Secret Word of the Day


Secret Word of the Day

Learn new words and their meanings, after all, there are well over 9000+ and growing in the english language alone!

Or, add to some, make up your own! (with explanations, and illustrations would be nice, too (drawings/photos/whatever )!

Think of it as a WTS dictionary.

Come on, it’ll be ubersuperfuntastic!!!!

(interesting how when the word 'words' is run together, as in 'wordswords', it also spells 'swords')

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Latest Activity: Jun 24, 2014

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Comment by Gwyn on September 17, 2013 at 8:42am

It's a PeeWee ref (as in the picture I used to have posted) and the screaming when hearing the word.

Comment by Gwyn on August 31, 2013 at 1:00pm

Today’s word is INANE. Let’s all say that together, shall we?
Very good.

Now we shall discuss it’s meaning.
One definition of this word is- Empty/insubstantial.
Void or empty space.
(which could possibly even refer to that which is between a person’s ears.)

Here is an example of it’s use- “And thus likewise we sometimes speak of place, distance, or bulk in the great inane beyond the confines of the world.” -John Locke, ‘An Essay Concerning Human Understanding’ 1689
The PDF for the above in it’s entirety can be found here-

Here is a picture of John Locke-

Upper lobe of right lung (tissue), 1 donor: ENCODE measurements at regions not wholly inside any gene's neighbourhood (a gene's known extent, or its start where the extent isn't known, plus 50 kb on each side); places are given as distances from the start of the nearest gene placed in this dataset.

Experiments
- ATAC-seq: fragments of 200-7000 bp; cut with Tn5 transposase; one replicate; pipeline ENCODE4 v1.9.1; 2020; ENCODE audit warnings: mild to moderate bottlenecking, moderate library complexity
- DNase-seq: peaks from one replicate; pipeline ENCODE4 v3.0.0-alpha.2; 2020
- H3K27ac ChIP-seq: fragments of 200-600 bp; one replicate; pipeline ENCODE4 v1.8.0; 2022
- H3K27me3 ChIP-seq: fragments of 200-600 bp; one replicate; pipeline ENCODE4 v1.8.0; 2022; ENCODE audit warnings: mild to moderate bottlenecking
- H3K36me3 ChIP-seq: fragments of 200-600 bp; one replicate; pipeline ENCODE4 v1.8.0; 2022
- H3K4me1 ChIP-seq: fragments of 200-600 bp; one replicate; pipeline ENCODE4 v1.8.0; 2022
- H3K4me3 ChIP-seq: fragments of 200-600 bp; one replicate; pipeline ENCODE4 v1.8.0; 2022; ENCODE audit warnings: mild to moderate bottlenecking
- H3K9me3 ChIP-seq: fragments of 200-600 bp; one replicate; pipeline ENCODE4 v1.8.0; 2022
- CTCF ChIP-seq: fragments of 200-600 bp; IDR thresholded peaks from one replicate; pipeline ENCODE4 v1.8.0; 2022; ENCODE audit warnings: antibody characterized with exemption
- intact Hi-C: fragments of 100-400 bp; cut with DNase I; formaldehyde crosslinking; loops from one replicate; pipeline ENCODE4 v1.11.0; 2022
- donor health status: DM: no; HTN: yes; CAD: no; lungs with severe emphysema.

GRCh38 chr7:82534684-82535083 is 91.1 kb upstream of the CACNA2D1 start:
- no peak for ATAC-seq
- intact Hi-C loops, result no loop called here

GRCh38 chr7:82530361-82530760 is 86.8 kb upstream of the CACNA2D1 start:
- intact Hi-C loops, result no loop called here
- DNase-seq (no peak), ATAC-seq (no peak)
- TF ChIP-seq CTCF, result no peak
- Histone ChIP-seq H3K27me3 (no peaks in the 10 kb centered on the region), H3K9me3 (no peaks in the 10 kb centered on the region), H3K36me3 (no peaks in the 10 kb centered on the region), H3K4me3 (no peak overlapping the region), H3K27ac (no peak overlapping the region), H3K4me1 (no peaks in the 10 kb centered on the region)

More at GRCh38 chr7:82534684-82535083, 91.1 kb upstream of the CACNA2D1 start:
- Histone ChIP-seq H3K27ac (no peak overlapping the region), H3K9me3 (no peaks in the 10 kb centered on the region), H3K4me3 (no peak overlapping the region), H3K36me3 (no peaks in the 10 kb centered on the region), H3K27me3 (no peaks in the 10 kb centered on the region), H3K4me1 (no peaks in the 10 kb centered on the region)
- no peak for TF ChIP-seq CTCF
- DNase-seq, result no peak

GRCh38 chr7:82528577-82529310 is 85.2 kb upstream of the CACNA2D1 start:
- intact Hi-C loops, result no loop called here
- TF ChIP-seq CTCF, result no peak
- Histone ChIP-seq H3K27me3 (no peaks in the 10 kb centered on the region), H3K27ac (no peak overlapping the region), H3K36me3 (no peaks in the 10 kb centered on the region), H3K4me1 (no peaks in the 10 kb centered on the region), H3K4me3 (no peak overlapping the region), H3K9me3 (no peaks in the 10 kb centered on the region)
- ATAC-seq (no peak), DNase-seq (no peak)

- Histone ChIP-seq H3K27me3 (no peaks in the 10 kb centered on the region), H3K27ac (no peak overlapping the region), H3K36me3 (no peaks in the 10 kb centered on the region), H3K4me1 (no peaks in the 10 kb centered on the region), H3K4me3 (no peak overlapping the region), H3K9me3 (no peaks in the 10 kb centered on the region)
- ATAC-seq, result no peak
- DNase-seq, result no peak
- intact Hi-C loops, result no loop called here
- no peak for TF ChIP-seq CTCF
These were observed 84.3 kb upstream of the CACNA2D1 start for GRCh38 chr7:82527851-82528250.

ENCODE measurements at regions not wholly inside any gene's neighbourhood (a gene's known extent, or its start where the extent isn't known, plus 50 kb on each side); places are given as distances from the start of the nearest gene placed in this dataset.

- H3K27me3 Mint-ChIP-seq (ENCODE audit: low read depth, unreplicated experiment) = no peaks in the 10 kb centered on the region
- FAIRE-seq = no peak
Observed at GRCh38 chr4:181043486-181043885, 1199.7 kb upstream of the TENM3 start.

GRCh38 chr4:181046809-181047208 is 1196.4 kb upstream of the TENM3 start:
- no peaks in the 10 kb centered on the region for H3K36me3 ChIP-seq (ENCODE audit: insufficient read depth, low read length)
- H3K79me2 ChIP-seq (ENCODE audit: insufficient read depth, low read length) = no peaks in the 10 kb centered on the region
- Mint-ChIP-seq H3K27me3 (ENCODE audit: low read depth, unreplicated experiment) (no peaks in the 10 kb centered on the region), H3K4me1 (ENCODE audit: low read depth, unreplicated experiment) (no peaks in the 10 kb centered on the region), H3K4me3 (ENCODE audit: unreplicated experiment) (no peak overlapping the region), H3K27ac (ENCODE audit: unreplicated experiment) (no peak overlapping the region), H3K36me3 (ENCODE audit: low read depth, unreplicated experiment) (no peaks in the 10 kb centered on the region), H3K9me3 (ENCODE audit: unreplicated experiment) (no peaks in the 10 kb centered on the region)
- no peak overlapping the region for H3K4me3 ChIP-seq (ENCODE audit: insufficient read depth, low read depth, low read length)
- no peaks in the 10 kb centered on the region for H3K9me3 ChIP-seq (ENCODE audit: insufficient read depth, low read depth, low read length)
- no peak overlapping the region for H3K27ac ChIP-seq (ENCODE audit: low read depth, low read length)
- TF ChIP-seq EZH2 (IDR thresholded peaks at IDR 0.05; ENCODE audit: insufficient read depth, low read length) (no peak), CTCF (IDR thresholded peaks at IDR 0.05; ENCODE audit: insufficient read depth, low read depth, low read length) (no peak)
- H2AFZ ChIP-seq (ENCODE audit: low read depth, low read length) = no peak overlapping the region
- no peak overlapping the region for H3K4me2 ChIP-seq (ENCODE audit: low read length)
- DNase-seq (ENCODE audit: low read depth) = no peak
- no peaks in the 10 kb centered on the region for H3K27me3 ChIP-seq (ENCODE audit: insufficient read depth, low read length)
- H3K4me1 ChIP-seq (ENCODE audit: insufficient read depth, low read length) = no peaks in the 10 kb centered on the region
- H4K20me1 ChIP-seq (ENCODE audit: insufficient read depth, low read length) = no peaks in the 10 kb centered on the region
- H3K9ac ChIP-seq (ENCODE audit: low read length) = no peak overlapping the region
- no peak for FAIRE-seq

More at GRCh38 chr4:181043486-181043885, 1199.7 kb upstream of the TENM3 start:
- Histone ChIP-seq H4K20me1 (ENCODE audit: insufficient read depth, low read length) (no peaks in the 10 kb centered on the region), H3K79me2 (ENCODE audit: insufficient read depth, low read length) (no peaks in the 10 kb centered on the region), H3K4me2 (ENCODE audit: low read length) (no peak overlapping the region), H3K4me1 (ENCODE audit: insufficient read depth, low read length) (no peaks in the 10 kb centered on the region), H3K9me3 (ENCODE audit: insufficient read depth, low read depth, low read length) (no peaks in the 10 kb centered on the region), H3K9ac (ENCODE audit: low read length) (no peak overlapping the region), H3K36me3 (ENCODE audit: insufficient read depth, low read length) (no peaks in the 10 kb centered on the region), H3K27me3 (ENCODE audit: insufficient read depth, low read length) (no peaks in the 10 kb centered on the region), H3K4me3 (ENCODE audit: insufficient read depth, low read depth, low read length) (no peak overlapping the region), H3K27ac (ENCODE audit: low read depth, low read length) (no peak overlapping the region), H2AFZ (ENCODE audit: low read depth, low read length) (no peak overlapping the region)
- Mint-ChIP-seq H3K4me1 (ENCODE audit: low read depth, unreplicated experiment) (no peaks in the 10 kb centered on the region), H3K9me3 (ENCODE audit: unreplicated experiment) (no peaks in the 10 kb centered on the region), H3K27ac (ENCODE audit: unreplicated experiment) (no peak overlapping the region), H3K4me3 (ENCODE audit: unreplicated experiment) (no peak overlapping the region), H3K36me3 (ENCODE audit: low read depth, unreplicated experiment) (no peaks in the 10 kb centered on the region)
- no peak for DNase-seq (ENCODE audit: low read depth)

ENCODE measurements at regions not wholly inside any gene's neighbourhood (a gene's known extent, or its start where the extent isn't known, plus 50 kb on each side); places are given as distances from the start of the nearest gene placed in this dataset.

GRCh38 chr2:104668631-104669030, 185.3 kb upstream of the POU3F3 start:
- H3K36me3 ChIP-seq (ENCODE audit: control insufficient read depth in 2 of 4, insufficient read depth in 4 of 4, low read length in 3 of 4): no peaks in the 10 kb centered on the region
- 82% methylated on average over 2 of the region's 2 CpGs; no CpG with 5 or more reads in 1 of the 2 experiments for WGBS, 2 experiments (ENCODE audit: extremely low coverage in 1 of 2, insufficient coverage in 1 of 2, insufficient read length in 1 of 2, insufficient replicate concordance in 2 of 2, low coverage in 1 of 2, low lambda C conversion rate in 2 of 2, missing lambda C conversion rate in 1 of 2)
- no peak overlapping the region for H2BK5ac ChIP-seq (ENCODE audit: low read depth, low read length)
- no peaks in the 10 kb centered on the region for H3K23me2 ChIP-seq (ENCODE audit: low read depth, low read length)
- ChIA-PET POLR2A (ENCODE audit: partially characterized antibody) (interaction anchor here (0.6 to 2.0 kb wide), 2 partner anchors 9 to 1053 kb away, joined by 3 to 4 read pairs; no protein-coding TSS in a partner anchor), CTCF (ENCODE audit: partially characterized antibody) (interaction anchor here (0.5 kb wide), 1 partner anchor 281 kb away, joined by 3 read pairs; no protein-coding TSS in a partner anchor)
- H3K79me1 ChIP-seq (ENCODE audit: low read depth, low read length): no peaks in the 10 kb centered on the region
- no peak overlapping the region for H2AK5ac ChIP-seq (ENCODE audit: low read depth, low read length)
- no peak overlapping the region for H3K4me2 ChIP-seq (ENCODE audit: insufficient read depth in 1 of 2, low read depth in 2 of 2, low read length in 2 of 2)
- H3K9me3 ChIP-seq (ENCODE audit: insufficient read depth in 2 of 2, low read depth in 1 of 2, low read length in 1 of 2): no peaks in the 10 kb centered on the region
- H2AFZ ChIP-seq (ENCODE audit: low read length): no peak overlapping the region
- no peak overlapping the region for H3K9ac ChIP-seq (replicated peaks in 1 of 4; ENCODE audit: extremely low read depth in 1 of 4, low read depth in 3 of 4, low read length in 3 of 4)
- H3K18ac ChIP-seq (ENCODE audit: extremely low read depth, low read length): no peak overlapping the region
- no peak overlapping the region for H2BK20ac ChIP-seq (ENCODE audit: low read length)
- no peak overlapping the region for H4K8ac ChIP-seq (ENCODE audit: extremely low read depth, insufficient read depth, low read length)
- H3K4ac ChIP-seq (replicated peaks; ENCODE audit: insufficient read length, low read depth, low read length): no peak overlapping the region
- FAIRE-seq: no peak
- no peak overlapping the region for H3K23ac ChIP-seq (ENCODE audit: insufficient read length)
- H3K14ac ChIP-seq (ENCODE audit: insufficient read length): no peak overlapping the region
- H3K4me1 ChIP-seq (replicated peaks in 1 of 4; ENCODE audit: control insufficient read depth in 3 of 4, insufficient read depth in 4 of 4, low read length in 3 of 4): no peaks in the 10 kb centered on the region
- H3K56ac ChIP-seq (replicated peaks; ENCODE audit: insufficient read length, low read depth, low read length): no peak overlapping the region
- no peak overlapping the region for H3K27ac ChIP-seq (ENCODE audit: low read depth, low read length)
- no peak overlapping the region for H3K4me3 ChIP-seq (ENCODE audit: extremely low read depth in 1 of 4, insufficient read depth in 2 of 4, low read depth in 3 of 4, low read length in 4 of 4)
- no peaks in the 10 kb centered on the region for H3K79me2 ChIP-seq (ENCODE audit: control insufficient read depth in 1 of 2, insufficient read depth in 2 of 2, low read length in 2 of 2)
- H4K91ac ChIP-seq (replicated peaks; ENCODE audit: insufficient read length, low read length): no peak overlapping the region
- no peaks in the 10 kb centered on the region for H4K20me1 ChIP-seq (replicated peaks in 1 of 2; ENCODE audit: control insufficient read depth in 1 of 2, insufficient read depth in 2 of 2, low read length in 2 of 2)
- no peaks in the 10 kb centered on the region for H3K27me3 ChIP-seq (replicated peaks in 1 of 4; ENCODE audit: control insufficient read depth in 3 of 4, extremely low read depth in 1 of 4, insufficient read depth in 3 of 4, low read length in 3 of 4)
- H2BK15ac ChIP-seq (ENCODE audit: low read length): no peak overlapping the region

Yes, that brings us to the next interpretation of the word INANE,
which is- Lacking sense or significance. Having no point or meaning.
In short, silly.

Here is the actual John Locke-

Used in a sentence-
‘That was an inane comment, perhaps you don’t understand the meaning of
the word gravitas.’

I would mention screaming whenever you hear or read the word today, but that
would be simply inane.
Remember the Gravitas....just like the Alamo (another example of inane)
I don’t hear you screaming?

Comment by Gwyn on July 12, 2013 at 2:47pm

The secret word of the day is- ‘Dundrearies’. Let’s all say that together, shall we? Dun...drear...eez, Good :)

Dundrearies is a noun and is derived from a character in the play ‘Our American Cousin’ (by Tom Taylor, and we all know who was watching this play when assassinated, don’t we?), one Lord Dundreary (no, he was not the one assassinated <[which has the word ‘ass’ in it twice :o hehe] you silly, it was Abe ‘the Babe’ Lincoln.) Anyway, this Lord Dundreary had long, flowing sideburns <(although it is purported they, sideburns, were named after Civil War General Ambrose Burnside...Ambrose is a very nice name)/whiskers, basically EXTREME muttonchops sort of, and thusly became a fashion known as ‘dundrearies’ during the 19th century in America.

Now remember, when you hear the word OR perhaps see someone with truly uber magnificent sideburns in general, scream ‘DUNDREARIES!’

or not.

Comment by Gwyn on June 27, 2013 at 9:01am

There has been some questions as to the longest word in the English language.

One source lists it as this (45 letters)-


according to the Oxford English Dictionary, "a factitious word alleged to mean 'a lung disease caused by the inhalation of very fine silica dust, causing inflammation in the lungs.'" A condition meeting the word's definition is normally called silicosis.

It is listed in the current editions of several dictionaries.